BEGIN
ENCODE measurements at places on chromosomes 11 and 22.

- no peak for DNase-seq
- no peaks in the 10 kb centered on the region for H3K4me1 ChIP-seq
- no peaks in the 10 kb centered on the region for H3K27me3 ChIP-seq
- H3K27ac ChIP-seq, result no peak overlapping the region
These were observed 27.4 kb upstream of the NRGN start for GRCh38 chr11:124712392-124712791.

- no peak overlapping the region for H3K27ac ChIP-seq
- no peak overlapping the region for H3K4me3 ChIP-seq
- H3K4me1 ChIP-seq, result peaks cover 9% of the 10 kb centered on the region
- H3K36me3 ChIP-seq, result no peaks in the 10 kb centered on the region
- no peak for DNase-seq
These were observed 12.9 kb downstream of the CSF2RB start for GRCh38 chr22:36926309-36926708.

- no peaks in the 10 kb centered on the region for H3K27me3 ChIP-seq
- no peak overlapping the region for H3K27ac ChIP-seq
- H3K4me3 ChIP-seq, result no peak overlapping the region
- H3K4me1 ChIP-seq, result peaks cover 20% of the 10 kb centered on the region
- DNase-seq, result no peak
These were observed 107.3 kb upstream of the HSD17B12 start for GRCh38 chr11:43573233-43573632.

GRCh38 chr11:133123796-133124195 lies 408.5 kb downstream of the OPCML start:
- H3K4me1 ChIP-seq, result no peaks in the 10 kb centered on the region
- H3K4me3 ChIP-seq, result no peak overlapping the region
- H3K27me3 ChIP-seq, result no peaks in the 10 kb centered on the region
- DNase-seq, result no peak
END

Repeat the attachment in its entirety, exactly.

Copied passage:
ENCODE measurements at places on chromosomes 11 and 22.

- no peak for DNase-seq
- no peaks in the 10 kb centered on the region for H3K4me1 ChIP-seq
- no peaks in the 10 kb centered on the region for H3K27me3 ChIP-seq
- H3K27ac ChIP-seq, result no peak overlapping the region
These were observed 27.4 kb upstream of the NRGN start for GRCh38 chr11:124712392-124712791.

- no peak overlapping the region for H3K27ac ChIP-seq
- no peak overlapping the region for H3K4me3 ChIP-seq
- H3K4me1 ChIP-seq, result peaks cover 9% of the 10 kb centered on the region
- H3K36me3 ChIP-seq, result no peaks in the 10 kb centered on the region
- no peak for DNase-seq
These were observed 12.9 kb downstream of the CSF2RB start for GRCh38 chr22:36926309-36926708.

- no peaks in the 10 kb centered on the region for H3K27me3 ChIP-seq
- no peak overlapping the region for H3K27ac ChIP-seq
- H3K4me3 ChIP-seq, result no peak overlapping the region
- H3K4me1 ChIP-seq, result peaks cover 20% of the 10 kb centered on the region
- DNase-seq, result no peak
These were observed 107.3 kb upstream of the HSD17B12 start for GRCh38 chr11:43573233-43573632.

GRCh38 chr11:133123796-133124195 lies 408.5 kb downstream of the OPCML start:
- H3K4me1 ChIP-seq, result no peaks in the 10 kb centered on the region
- H3K4me3 ChIP-seq, result no peak overlapping the region
- H3K27me3 ChIP-seq, result no peaks in the 10 kb centered on the region
- DNase-seq, result no peak